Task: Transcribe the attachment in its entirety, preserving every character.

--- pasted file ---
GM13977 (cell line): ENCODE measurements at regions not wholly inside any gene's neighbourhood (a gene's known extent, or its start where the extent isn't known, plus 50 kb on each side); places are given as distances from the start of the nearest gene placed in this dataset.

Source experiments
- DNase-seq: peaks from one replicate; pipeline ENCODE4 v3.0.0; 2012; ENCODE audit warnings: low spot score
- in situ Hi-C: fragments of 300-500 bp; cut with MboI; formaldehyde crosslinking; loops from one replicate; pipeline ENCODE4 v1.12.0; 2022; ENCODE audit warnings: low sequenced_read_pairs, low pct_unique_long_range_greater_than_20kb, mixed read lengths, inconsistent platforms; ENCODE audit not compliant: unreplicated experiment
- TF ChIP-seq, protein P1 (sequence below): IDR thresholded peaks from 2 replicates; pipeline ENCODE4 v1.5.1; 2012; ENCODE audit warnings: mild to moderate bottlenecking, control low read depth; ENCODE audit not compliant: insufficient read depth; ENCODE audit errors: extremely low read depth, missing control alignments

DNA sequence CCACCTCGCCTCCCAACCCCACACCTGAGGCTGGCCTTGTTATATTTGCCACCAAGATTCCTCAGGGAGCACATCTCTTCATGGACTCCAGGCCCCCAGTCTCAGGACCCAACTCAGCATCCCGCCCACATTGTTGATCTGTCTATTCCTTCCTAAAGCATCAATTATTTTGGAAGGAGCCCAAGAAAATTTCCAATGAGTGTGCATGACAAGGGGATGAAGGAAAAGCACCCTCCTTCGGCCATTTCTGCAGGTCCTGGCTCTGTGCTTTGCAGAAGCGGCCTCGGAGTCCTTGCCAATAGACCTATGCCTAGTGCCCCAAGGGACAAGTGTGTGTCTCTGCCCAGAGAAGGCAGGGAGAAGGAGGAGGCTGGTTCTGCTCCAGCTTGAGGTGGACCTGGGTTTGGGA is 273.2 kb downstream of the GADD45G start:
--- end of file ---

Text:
GM13977 (cell line): ENCODE measurements at regions not wholly inside any gene's neighbourhood (a gene's known extent, or its start where the extent isn't known, plus 50 kb on each side); places are given as distances from the start of the nearest gene placed in this dataset.

Source experiments
- DNase-seq: peaks from one replicate; pipeline ENCODE4 v3.0.0; 2012; ENCODE audit warnings: low spot score
- in situ Hi-C: fragments of 300-500 bp; cut with MboI; formaldehyde crosslinking; loops from one replicate; pipeline ENCODE4 v1.12.0; 2022; ENCODE audit warnings: low sequenced_read_pairs, low pct_unique_long_range_greater_than_20kb, mixed read lengths, inconsistent platforms; ENCODE audit not compliant: unreplicated experiment
- TF ChIP-seq, protein P1 (sequence below): IDR thresholded peaks from 2 replicates; pipeline ENCODE4 v1.5.1; 2012; ENCODE audit warnings: mild to moderate bottlenecking, control low read depth; ENCODE audit not compliant: insufficient read depth; ENCODE audit errors: extremely low read depth, missing control alignments

DNA sequence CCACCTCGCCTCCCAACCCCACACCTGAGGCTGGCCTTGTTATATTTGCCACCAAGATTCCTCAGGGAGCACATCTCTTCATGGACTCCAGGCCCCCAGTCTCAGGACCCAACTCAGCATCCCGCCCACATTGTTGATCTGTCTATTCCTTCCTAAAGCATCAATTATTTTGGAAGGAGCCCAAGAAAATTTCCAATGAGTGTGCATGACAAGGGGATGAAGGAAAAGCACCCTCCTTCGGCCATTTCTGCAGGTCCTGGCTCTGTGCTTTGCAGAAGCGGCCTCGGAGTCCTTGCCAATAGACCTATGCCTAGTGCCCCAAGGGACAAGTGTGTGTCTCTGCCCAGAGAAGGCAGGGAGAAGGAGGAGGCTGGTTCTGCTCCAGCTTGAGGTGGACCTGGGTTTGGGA is 273.2 kb downstream of the GADD45G start: